Saturday, November 26, 2016

Reaching Up

The dry limbs
Reach up to the hot skies
Mercy they seek
On deaf ears fall their cries

The hot sun beats down
Seeking rivers to dry
But only the riverbed
Meets its pale eye

Monday, October 24, 2016

This Diwali...

Every diwali, I can see awareness campaigns asking people to abstain from crackers. Yes, the smoke, the noise, the pollution...

This year too, I got a mail. " Diwali no more a festival to allay darkness. It has turned into a festival for thickening darkness. With one more bout of fire crackers, the killer pollution, engulfing life in its vice like grip, would only become more lethal."

It talked of the risk to children, the old and the vulnerable. No doubt, even the healthy get affected.

Any debates? None at all. I don't even believe that we should sustain that industry just for those employed in it. They suffer as much, and though it may help them make ends meet, they are probably better off finding alternative employment rather than continuing in that industry.

But something in me protests still. 

That same mail went on to say, "According to a Report by Save the Children, every 4th child in India lives in urban areas and they fall sick every month on average. They fall sick because of lower immunity. What affects their immunity? Essentially, ground water and air pollution damage immune system of children. Doctors associate high levels of suspended particulate matter and sulphur dioxide with increased mortality, morbidity and impaired pulmonary function."

Every month, the report says. But diwali is not celebrated every month. It is not even celebrated for one month. Just one day. So where does the pollution come from the rest of the year? 

"As per International Journal of Basic and Applied Sciences, our daily intakes of vegetables contain 21 times higher metal content. So apart from air and ground water pollution, our eating pattern also impact immunity. Having exposed to such conditions, a kid is prone to catch respiratory, liver and kidney problems.”

Daily intake - not just around the time of diwali but every day...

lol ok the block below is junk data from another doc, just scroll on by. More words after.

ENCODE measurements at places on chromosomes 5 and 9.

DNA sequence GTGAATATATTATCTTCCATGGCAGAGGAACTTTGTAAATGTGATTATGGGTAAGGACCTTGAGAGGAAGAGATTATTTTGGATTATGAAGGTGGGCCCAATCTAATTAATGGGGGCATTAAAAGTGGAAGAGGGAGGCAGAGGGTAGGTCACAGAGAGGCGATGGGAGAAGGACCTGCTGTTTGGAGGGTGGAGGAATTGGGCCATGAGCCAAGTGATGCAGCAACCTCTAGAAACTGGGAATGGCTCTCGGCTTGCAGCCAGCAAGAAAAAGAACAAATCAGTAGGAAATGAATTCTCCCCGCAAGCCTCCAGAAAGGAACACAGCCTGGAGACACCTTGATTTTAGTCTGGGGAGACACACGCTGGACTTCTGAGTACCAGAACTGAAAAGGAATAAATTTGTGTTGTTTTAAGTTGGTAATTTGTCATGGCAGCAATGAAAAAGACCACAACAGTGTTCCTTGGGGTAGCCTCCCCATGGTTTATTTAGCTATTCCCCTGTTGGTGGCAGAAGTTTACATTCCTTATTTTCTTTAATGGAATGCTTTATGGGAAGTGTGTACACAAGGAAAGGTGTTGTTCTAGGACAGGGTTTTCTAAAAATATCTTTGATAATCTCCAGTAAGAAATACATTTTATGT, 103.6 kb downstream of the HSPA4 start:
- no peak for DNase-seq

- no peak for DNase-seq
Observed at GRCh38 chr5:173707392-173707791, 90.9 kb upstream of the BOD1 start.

I will not labour the point. Is this post in favour of crackers? No? Is this against? No, again. 

Instead, I am just confused. I have a host of questions.

We have despoiled earth in the name of development.
We have polluted air in the name of progress.
We have even pierced the sky in the name of travel.
We have dried up water sources to satiate our thirst for wealth.
We are burning cities in the name of hate and fanaticism.

The food we eat, the air we breathe, the water we drink, the space we aspire to conquer - they all bear the brunt of our indiscriminate exploitation and insatiable greed.

Fight against crackers by all means. But if the rest of the year, we are going to continue to destroy this world, then this is mere tokenism. Meaningless and empty.

Monday, September 5, 2016

Models for Clay

Clay and some products
When Chennai reeled under the unprecedented rains last year, one of the causes was that the riverbeds in the city had not been cleaned in eons; all the muck that we had generously donated to the river built up into a mini dam at the point where the ocean and the river met; and the river started flowing back into the city, flooding its many streets and low-lying areas; many of which were built on beds of water bodies such as ponds and lakes.

It brought on discussions about how once upon a time, communities around the water bodies took it on themselves to clean them periodically and prepare it for the oncoming rains. The beds were desilted, removing extra clay and clearing the spring/fountainhead so that the ground could soak in the water and hold it for the communities to flourish around it.

The clay then - what happened to it? Why, it went to the potters and apart from the regular products made of clay, and during religious occasions idols of various sizes would consume a large part of the clay. Natural colours would embellish it and flowers and cotton garments would be draped around it. It gave a temporary boost to businesses and also gave people cause for celebration and hope before the harvesting season later.

When the time was ripe, these clay idols would go back to their source, the river, where they would dissolve easily without polluting the water.